Despite reformers’ efforts, however, a typical asylum was filthy, offered very little treatment, and often kept people for decades. At Willard Psychiatric Center in upstate New York, for example, one treatment was to submerge patients in cold baths for long periods of time. Electroshock treatment was also used, and the way the treatment was administered often broke patients’ backs; in 1943, doctors at Willard administered 1,443 shock treatments (Willard Psychiatric Center, 2009). (Electroshock is now called electroconvulsive treatment, and the therapy is still used, but with safeguards and under anesthesia. A brief application of electric stimulus is used to produce a generalized seizure. Controversy continues over its effectiveness versus the side effects.) Many of the wards and rooms were so cold that a glass of water would be frozen by morning (Willard Psychiatric Center, 2009). Willard’s doors were not closed until 1995. Conditions like these remained commonplace until well into the 20th century.

Starting in 1954 and gaining popularity in the 1960s, antipsychotic medications were introduced. These proved a tremendous help in controlling the symptoms of certain psychological disorders, such as psychosis. Psychosis was a common diagnosis of individuals in mental hospitals, and it was often evidenced by symptoms like hallucinations and delusions, indicating a loss of contact with reality. Then in 1963, Congress passed and John F. Kennedy signed the Mental Retardation Facilities and Community Mental Health Centers Construction Act, which provided federal support and funding for community mental health centers (National Institutes of Health, 2013). This legislation changed how mental health services were delivered in the United States. It started the process of deinstitutionalization, the closing of large asylums, by providing for people to stay in their communities and be treated locally. In 1955, there were 558,239 severely mentally ill patients institutionalized at public hospitals (Torrey, 1997). By 1994, by percentage of the population, there were 92% fewer hospitalized individuals (Torrey, 1997).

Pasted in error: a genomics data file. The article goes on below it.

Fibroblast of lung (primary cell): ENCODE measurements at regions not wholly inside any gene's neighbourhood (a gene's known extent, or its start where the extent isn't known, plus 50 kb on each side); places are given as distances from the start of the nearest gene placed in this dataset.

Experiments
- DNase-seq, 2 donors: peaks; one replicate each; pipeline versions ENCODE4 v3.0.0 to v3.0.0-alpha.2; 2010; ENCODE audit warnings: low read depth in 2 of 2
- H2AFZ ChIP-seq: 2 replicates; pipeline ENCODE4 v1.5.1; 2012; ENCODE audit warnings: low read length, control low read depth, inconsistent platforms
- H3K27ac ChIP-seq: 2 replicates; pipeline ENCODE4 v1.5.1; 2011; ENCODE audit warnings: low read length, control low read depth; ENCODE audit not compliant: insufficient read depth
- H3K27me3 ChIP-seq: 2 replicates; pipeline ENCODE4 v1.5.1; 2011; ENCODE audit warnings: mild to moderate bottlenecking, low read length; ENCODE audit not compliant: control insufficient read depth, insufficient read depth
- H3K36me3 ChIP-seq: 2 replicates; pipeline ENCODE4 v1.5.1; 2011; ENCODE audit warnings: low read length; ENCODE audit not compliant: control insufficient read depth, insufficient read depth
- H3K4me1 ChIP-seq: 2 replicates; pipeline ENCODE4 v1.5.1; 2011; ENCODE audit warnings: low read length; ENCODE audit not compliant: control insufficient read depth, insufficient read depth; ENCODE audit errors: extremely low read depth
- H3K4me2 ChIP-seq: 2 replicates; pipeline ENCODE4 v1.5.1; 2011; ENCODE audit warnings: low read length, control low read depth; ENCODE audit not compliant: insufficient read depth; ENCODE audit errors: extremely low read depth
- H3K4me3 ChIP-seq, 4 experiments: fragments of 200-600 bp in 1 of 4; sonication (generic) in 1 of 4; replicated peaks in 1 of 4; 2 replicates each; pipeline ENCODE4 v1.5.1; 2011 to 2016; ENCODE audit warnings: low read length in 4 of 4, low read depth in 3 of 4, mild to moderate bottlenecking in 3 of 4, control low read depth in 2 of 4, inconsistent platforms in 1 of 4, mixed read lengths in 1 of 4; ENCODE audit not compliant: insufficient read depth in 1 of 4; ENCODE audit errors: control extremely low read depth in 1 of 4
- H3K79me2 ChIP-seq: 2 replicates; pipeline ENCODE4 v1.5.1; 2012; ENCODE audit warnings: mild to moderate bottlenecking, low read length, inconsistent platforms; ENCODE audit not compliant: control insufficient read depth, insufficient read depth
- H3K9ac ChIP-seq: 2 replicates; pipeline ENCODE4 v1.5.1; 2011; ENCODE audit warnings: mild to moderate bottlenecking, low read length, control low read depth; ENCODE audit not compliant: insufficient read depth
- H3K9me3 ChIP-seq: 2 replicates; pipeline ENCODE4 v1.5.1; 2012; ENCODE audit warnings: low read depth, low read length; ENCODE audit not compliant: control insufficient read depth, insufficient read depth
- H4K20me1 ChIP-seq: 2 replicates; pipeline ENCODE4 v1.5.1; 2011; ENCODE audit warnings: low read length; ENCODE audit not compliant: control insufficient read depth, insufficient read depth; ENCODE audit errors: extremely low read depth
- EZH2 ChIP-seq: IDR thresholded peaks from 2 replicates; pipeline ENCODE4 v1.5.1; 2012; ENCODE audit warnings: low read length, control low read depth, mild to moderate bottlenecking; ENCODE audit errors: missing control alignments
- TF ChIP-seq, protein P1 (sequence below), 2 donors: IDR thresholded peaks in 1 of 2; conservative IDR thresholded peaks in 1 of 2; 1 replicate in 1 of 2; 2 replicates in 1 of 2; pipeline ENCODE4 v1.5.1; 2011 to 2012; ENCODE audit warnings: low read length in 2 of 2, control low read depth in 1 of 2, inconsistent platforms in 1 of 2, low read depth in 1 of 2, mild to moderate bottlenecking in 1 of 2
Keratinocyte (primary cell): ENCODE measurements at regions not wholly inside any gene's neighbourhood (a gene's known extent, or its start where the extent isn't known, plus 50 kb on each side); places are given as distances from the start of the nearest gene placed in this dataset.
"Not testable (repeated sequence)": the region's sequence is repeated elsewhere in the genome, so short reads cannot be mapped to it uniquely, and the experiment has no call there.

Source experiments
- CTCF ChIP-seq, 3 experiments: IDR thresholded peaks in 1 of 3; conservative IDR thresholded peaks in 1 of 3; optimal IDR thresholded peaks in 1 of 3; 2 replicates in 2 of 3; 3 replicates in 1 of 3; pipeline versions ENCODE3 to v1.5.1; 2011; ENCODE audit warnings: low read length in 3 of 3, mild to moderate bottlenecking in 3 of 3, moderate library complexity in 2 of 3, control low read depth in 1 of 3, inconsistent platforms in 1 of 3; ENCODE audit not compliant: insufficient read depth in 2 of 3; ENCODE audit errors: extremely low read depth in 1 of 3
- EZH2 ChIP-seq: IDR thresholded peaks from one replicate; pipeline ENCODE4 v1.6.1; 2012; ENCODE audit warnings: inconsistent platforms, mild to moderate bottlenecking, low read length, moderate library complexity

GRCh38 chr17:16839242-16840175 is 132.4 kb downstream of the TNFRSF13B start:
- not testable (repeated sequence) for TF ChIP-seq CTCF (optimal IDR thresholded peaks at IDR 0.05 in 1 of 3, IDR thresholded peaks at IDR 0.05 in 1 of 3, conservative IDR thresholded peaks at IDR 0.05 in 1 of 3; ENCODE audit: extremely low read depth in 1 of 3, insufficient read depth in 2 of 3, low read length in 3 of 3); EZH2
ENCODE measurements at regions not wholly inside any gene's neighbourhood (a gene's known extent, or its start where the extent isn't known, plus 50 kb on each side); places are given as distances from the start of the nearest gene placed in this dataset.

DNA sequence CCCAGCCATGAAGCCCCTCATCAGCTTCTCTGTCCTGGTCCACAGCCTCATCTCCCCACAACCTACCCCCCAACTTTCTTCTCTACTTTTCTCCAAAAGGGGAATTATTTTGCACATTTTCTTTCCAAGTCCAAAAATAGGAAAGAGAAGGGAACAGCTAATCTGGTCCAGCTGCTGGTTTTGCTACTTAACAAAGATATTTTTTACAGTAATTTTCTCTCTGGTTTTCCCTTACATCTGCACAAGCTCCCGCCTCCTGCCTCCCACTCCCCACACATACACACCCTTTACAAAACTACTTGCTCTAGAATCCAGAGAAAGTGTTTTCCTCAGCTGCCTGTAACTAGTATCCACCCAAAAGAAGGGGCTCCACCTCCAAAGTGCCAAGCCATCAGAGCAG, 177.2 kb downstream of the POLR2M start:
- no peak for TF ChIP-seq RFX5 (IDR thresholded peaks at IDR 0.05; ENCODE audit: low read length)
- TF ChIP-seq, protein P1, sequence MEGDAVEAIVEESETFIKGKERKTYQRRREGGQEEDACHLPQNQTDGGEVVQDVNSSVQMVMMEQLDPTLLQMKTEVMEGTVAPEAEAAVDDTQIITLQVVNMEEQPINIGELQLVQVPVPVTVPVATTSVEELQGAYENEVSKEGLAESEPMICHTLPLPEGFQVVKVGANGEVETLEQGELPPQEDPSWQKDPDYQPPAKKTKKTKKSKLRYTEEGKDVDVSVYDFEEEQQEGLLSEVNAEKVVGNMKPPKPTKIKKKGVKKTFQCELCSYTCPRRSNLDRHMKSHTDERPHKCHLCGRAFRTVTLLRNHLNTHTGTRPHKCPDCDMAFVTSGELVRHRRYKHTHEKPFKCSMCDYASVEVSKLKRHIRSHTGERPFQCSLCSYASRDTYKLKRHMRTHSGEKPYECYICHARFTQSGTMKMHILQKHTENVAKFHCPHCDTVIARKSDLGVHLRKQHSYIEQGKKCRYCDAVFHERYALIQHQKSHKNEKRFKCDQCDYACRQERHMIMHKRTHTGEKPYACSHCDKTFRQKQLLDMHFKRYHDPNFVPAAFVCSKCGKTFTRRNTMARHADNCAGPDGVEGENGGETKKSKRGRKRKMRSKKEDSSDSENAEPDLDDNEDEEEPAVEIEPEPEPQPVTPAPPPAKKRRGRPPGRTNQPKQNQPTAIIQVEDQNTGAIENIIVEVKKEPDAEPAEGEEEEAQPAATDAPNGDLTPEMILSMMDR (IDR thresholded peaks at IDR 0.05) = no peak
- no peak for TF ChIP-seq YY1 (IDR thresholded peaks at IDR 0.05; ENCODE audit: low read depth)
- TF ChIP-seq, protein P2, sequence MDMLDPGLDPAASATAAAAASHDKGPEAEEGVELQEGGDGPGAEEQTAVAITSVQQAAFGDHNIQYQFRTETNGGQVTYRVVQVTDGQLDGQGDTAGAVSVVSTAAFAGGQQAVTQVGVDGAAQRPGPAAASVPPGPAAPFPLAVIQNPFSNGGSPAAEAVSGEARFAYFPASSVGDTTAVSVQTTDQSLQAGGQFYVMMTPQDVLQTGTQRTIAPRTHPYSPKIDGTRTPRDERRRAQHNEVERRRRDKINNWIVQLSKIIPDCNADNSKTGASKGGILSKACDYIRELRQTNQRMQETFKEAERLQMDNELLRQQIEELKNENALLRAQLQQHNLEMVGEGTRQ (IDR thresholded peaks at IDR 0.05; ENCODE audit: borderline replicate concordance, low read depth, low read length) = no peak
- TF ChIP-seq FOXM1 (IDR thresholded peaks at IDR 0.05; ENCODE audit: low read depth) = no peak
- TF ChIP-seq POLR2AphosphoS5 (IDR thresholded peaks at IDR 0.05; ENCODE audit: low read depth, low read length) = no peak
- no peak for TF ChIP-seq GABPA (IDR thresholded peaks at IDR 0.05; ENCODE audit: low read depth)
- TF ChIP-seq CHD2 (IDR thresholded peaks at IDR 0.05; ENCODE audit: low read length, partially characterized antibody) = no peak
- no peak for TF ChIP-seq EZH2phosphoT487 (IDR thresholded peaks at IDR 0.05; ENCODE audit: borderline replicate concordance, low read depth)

Mental Health Treatment Today

Today, there are community mental health centers across the nation. They are located in neighborhoods near the homes of clients, and they provide large numbers of people with mental health services of various kinds and for many kinds of problems. Unfortunately, part of what occurred with deinstitutionalization was that those released from institutions were supposed to go to newly created centers, but the system was not set up effectively. Centers were underfunded, staff was not trained to handle severe illnesses such as schizophrenia, there was high staff burnout, and no provision was made for the other services people needed, such as housing, food, and job training. Without these supports, those people released under deinstitutionalization often ended up homeless. Even today, a large portion of the homeless population is considered to be mentally ill (Figure 16.7). Statistics show that 26% of homeless adults living in shelters experience mental illness (U.S. Department of Housing and Urban Development [HUD], 2011).

Photograph A shows a person sitting on a bucket, leaning on the side of a building. A bag of belongings are at his feet. He holds a sneaker and the other one is on the ground in front of him. Photograph B shows a prison yard from afar. There are several people gathered around a basketball court.
Figure 16.7 (a) Of the homeless individuals in U.S. shelters, about one-quarter have a severe mental illness (HUD, 2011). (b) Correctional institutions also report a high number of individuals living with mental illness. (credit a: modification of work by "Carl Campbell"/Flickr; credit b: modification of work by Bart Everson)

Another group of the mentally ill population is involved in the corrections system. According to a 2006 special report by the Bureau of Justice Statistics (BJS), approximately 705,600 mentally ill adults were incarcerated in the state prison system, and another 78,800 were incarcerated in the federal prison system. A further 479,000 were in local jails. According to the study, “people with mental illnesses are overrepresented in probation and parole populations at estimated rates ranging from two to four times the general population” (Prins & Draper, 2009, p. 23). The Treatment Advocacy Center reported that the growing number of mentally ill inmates has placed a burden on the correctional system (Torrey et al., 2014).

Today, instead of asylums, there are psychiatric hospitals run by state governments and local community hospitals focused on short-term care. In all types of hospitals, the emphasis is on short-term stays, with the average length of stay being less than two weeks and often only several days. This is partly due to the very high cost of psychiatric hospitalization, which can be about $800 to $1000 per night (Stensland, Watson, & Grazier, 2012). Therefore, insurance coverage often limits the length of time a person can be hospitalized for treatment. Usually individuals are hospitalized only if they are an imminent threat to themselves or others.